The response from organisations representing the disabled, unemployed and older people most affected was, in most cases, half-hearted.
While occasionally sipping the Chancellor's traditional glass of whisky, Kenneth Clarke had announced the deepest cuts in the social security benefits budget for some of the neediest groups; the people the welfare state was created to protect and who arouse public sympathy.
The pension age for women was to be raised from 60 to 65 starting in 2010; some 70,000 people a year who now qualify as physically or mentally disabled would lose invalidity benefit, and it would be taxed for new claimants; 90,000 unemployed people a year would lose all benefit, except their National Insurance contribution, after six months instead of a year - until their savings were spent.
Measures that only a year ago would have seemed unthinkable had become reality. But the usually vocal charities and pressure groups seemed resigned to their fate. They had been expecting the worst; the ground had been well prepared.
The media played a crucial role. Politicians would say newspapers and broadcasters stimulated debate. Others would say they were manipulated to soften up public opinion.
Over the past year, people have been led to expect cuts. Ministers have warned us the Welfare State can no longer be sustained if it continues to grow; because of the 'demographic time bomb', there will be fewer workers to support the pensioners; many people who claim invalidity benefit are not genuine invalids; many of the unemployed have no desire to work; foreigners are exploiting our benefits system; single mothers have babies to get council houses.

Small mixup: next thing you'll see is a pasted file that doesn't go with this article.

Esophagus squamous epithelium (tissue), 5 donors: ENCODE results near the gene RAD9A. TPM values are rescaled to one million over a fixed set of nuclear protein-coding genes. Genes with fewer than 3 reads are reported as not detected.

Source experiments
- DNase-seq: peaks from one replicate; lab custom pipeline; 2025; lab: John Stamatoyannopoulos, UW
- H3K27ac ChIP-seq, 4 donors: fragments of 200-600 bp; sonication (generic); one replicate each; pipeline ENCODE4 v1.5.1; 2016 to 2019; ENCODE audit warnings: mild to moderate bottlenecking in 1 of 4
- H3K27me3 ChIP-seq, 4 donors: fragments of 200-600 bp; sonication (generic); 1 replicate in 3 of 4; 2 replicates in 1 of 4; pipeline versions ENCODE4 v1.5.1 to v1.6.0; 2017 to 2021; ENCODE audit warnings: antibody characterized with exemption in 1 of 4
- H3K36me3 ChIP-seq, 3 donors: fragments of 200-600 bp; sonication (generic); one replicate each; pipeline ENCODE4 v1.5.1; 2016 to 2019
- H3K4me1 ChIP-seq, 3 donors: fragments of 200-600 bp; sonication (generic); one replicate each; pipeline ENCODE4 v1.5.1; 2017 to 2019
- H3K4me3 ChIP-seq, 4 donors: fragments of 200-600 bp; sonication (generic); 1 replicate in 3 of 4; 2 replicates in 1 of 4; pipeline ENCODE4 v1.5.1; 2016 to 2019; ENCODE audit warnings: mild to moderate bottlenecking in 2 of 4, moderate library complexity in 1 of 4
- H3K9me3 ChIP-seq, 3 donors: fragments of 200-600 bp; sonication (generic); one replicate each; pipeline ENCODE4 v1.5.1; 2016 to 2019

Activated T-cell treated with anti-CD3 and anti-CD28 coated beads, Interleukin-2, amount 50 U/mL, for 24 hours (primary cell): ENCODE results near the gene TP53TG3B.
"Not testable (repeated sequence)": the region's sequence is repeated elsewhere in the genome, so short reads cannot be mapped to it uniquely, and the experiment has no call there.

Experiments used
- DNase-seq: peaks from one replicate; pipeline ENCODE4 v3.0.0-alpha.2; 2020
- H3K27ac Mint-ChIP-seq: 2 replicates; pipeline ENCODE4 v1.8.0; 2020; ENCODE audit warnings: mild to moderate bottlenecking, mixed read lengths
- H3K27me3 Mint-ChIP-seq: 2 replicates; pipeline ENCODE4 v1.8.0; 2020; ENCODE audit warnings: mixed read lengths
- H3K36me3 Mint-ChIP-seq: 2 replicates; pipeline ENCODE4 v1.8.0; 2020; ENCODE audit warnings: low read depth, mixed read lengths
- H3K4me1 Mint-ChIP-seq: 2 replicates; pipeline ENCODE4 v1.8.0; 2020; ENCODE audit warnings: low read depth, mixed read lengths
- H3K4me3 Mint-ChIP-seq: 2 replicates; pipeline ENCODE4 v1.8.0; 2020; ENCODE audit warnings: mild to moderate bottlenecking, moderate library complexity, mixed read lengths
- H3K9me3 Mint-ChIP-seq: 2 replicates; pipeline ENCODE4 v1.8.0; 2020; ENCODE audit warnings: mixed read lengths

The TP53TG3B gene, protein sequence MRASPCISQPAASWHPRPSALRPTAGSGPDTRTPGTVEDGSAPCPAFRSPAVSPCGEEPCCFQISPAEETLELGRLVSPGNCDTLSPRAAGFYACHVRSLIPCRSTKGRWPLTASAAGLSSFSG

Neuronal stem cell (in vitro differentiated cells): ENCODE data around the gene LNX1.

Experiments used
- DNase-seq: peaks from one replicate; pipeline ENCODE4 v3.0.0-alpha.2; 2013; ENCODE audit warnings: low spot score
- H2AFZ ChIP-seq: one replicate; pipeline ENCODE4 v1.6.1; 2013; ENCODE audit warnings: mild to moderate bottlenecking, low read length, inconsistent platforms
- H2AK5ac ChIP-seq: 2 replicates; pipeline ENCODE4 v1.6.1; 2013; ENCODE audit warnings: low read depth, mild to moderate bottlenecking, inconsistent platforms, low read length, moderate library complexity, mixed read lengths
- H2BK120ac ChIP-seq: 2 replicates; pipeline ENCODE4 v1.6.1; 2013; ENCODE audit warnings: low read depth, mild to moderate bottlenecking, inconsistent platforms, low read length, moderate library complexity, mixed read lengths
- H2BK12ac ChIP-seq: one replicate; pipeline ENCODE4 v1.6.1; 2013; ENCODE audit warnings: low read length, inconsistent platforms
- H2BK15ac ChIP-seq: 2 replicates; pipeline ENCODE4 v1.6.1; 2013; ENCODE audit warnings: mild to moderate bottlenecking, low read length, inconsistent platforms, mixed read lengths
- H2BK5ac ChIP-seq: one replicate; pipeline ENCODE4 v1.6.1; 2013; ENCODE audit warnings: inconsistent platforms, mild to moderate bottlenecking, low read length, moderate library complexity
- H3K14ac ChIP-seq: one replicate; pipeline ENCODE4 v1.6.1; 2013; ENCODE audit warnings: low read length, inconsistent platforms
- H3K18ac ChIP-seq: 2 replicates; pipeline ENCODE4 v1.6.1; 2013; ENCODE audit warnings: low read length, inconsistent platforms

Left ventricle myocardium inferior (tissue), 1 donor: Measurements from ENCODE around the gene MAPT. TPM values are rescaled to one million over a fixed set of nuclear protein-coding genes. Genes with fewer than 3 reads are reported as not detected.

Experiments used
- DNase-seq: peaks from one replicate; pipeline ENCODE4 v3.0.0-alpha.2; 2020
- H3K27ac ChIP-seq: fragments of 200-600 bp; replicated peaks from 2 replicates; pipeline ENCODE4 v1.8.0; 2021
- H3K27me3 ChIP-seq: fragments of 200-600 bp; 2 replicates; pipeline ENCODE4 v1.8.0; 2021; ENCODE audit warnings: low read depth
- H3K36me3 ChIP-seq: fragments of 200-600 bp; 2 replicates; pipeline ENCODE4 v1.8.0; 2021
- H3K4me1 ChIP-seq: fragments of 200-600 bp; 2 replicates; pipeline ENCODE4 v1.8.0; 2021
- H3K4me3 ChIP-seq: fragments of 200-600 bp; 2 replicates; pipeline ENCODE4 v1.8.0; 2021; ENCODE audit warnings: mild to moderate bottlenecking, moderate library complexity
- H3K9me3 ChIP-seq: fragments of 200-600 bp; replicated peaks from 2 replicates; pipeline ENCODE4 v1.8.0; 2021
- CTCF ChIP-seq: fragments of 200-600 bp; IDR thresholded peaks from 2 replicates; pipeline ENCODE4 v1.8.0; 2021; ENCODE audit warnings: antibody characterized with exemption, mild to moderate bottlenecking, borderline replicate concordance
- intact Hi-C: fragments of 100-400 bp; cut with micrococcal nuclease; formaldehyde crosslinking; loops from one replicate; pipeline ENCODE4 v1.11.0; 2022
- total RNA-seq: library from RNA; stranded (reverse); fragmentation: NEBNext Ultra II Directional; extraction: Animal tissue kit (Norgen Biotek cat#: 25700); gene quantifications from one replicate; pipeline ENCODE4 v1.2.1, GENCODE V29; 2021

The development of the debate on Welfare State's future is a classic example of how the unthinkable becomes thinkable; ideas are floated to test public opinion and draw fire. Extreme proposals are aired in pamphlets by think tanks of the Left and Right.
The methods used to influence the media include 'lobby' lunches with ministers who cannot be named, with the source of the ensuing story disguised as 'sources close to' or 'senior ministers'; unattributable briefings by officials; and, above all, leaks.
Leaks take several forms: the genuine leak by a disenchanted insider; the deliberate leak to test the water; and, perhaps most mysterious, the accidental leak.
Stories about drastic cuts in invalidity benefit began with a leak to Donald Dewar, Labour's social security spokesman, in October 1992. Mr Dewar believes the document was a genuine leak but says he does not know the source.